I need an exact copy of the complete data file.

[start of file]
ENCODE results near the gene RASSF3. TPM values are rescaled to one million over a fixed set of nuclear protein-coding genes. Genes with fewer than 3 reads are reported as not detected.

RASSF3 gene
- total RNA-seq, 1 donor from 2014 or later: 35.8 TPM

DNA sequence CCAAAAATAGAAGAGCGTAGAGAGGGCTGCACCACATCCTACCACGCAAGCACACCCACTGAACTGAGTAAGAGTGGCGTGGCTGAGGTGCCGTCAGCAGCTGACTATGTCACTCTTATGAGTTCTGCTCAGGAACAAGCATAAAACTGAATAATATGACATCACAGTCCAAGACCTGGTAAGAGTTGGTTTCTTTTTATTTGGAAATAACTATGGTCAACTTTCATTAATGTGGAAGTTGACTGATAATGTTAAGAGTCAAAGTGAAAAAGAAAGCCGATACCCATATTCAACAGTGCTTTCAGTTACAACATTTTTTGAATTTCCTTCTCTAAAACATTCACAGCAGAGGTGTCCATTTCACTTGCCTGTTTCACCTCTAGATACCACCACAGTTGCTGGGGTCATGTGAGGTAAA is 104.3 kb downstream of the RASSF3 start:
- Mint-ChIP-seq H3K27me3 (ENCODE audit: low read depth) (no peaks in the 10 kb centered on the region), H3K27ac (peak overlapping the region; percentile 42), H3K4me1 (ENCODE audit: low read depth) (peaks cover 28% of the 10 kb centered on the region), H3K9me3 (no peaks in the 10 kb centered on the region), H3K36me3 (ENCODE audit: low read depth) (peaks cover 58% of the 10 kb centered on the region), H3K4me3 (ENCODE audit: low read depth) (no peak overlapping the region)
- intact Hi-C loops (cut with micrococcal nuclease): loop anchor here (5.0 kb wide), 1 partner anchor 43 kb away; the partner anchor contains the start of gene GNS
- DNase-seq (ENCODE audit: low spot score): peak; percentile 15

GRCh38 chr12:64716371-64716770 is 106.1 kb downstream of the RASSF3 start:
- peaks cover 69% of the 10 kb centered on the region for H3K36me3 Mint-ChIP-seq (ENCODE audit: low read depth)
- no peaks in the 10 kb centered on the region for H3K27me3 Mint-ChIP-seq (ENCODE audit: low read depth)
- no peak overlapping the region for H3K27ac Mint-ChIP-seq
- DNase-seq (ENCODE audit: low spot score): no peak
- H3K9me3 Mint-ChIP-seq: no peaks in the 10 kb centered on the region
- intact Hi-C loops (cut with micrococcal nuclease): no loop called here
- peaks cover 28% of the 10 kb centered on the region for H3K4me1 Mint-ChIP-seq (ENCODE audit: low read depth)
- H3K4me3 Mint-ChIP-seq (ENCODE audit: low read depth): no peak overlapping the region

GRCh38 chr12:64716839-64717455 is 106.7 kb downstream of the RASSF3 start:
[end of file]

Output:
ENCODE results near the gene RASSF3. TPM values are rescaled to one million over a fixed set of nuclear protein-coding genes. Genes with fewer than 3 reads are reported as not detected.

RASSF3 gene
- total RNA-seq, 1 donor from 2014 or later: 35.8 TPM

DNA sequence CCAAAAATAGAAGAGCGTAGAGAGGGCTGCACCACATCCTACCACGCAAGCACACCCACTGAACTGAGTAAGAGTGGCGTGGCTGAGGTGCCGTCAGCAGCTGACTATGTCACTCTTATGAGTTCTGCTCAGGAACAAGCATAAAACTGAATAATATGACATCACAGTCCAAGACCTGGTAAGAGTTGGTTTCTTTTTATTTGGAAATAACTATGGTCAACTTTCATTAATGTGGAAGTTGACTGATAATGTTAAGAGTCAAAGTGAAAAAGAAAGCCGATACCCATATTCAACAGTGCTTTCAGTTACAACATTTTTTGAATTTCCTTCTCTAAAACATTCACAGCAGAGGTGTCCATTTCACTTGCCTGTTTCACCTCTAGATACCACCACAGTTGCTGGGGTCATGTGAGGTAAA is 104.3 kb downstream of the RASSF3 start:
- Mint-ChIP-seq H3K27me3 (ENCODE audit: low read depth) (no peaks in the 10 kb centered on the region), H3K27ac (peak overlapping the region; percentile 42), H3K4me1 (ENCODE audit: low read depth) (peaks cover 28% of the 10 kb centered on the region), H3K9me3 (no peaks in the 10 kb centered on the region), H3K36me3 (ENCODE audit: low read depth) (peaks cover 58% of the 10 kb centered on the region), H3K4me3 (ENCODE audit: low read depth) (no peak overlapping the region)
- intact Hi-C loops (cut with micrococcal nuclease): loop anchor here (5.0 kb wide), 1 partner anchor 43 kb away; the partner anchor contains the start of gene GNS
- DNase-seq (ENCODE audit: low spot score): peak; percentile 15

GRCh38 chr12:64716371-64716770 is 106.1 kb downstream of the RASSF3 start:
- peaks cover 69% of the 10 kb centered on the region for H3K36me3 Mint-ChIP-seq (ENCODE audit: low read depth)
- no peaks in the 10 kb centered on the region for H3K27me3 Mint-ChIP-seq (ENCODE audit: low read depth)
- no peak overlapping the region for H3K27ac Mint-ChIP-seq
- DNase-seq (ENCODE audit: low spot score): no peak
- H3K9me3 Mint-ChIP-seq: no peaks in the 10 kb centered on the region
- intact Hi-C loops (cut with micrococcal nuclease): no loop called here
- peaks cover 28% of the 10 kb centered on the region for H3K4me1 Mint-ChIP-seq (ENCODE audit: low read depth)
- H3K4me3 Mint-ChIP-seq (ENCODE audit: low read depth): no peak overlapping the region

GRCh38 chr12:64716839-64717455 is 106.7 kb downstream of the RASSF3 start: